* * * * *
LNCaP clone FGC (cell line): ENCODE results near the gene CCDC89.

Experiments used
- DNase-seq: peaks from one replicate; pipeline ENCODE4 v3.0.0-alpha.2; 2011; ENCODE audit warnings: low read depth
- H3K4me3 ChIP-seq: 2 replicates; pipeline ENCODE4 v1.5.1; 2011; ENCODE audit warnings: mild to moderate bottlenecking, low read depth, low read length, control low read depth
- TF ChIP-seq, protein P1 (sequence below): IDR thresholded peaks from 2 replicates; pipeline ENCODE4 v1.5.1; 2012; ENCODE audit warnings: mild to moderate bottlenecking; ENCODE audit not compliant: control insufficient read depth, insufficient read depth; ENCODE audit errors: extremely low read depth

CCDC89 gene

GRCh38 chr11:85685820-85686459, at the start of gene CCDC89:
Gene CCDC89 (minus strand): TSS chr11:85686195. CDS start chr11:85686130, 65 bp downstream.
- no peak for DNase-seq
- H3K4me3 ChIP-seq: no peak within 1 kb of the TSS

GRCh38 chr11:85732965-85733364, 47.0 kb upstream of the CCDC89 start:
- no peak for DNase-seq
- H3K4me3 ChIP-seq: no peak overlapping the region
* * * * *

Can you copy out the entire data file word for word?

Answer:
LNCaP clone FGC (cell line): ENCODE results near the gene CCDC89.

Experiments used
- DNase-seq: peaks from one replicate; pipeline ENCODE4 v3.0.0-alpha.2; 2011; ENCODE audit warnings: low read depth
- H3K4me3 ChIP-seq: 2 replicates; pipeline ENCODE4 v1.5.1; 2011; ENCODE audit warnings: mild to moderate bottlenecking, low read depth, low read length, control low read depth
- TF ChIP-seq, protein P1 (sequence below): IDR thresholded peaks from 2 replicates; pipeline ENCODE4 v1.5.1; 2012; ENCODE audit warnings: mild to moderate bottlenecking; ENCODE audit not compliant: control insufficient read depth, insufficient read depth; ENCODE audit errors: extremely low read depth

CCDC89 gene

GRCh38 chr11:85685820-85686459, at the start of gene CCDC89:
Gene CCDC89 (minus strand): TSS chr11:85686195. CDS start chr11:85686130, 65 bp downstream.
- no peak for DNase-seq
- H3K4me3 ChIP-seq: no peak within 1 kb of the TSS

GRCh38 chr11:85732965-85733364, 47.0 kb upstream of the CCDC89 start:
- no peak for DNase-seq
- H3K4me3 ChIP-seq: no peak overlapping the region